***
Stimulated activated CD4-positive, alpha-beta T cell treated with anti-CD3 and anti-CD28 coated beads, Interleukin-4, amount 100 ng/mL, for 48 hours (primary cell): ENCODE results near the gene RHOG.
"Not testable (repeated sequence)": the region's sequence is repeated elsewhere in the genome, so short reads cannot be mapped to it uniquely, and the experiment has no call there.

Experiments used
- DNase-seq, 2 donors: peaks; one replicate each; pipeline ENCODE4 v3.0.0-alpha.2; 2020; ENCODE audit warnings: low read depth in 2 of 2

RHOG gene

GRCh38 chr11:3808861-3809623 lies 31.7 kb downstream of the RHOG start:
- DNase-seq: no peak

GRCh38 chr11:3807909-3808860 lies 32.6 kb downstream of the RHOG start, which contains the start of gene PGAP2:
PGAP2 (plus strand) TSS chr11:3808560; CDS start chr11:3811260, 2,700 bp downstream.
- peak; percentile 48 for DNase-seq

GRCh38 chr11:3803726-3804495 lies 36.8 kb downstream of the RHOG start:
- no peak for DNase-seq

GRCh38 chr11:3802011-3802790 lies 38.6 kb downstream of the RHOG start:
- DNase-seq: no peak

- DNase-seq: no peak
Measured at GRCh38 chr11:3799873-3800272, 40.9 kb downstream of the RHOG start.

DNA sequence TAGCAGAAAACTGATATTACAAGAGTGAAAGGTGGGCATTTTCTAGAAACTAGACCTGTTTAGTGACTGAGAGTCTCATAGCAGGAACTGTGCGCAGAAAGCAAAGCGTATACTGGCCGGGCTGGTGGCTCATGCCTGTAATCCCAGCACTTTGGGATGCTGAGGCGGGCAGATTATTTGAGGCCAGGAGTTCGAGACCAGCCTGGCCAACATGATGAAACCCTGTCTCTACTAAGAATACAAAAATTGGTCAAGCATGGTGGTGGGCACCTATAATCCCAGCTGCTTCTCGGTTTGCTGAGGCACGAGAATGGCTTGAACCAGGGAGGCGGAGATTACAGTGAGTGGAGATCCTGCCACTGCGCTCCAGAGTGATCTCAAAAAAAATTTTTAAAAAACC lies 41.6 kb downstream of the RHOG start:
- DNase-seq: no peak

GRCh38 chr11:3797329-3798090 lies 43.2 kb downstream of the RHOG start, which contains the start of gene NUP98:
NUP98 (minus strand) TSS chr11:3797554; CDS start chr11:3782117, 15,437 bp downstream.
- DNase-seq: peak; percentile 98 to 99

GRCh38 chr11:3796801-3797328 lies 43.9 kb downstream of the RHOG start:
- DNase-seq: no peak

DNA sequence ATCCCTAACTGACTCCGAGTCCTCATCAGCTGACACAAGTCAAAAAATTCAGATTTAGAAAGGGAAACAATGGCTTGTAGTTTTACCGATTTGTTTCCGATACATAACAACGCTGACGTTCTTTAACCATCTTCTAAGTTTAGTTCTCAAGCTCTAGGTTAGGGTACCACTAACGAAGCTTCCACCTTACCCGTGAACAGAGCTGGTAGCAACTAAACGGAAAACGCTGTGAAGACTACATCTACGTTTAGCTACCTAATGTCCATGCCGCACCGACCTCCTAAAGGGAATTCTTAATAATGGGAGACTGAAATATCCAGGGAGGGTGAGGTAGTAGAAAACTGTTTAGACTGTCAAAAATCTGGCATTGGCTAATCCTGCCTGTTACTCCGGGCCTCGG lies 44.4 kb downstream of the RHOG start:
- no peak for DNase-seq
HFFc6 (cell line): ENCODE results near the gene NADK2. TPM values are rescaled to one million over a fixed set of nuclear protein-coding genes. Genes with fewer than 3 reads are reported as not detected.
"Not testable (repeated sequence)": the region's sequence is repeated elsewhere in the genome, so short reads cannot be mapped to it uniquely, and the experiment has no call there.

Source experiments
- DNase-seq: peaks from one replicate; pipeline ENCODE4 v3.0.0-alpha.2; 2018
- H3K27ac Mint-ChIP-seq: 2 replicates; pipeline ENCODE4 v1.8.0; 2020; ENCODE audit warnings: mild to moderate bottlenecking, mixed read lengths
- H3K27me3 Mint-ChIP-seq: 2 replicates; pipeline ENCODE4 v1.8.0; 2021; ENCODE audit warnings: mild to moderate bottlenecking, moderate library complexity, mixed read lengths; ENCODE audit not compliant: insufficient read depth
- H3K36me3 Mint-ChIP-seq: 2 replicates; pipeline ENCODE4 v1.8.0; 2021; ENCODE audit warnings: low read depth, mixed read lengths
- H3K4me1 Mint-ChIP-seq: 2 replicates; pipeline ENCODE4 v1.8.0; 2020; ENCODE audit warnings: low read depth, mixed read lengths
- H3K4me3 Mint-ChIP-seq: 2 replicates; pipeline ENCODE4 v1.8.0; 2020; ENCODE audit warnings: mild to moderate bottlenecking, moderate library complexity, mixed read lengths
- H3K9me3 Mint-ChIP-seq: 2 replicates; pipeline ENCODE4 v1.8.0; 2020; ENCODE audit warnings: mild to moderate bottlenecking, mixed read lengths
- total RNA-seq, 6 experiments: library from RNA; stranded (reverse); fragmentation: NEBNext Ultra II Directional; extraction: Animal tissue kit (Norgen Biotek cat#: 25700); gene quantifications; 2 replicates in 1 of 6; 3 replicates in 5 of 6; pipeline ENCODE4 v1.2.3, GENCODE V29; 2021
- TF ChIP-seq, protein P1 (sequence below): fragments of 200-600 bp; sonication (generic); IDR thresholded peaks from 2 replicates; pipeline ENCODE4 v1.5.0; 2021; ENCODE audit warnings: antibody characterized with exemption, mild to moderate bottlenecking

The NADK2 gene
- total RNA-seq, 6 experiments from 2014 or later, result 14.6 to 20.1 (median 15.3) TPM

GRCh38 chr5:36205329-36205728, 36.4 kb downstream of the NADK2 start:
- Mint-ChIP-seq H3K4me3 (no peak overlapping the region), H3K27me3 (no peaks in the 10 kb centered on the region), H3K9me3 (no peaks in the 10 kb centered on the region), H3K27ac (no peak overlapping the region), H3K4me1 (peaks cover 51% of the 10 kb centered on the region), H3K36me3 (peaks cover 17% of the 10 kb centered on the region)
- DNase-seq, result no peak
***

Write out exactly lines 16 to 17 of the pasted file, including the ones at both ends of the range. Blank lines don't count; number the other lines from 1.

Measured at GRCh38 chr11:3799873-3800272, 40.9 kb downstream of the RHOG start.

DNA sequence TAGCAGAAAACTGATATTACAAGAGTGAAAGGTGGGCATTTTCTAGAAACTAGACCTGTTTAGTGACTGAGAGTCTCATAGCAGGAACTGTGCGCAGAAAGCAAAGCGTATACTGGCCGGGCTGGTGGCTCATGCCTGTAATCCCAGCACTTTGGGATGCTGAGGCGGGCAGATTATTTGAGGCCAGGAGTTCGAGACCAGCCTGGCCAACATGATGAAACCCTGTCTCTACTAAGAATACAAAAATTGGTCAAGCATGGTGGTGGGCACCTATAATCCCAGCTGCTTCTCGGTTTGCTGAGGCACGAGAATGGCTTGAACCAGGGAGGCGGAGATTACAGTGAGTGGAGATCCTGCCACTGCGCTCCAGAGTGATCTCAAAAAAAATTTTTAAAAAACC lies 41.6 kb downstream of the RHOG start: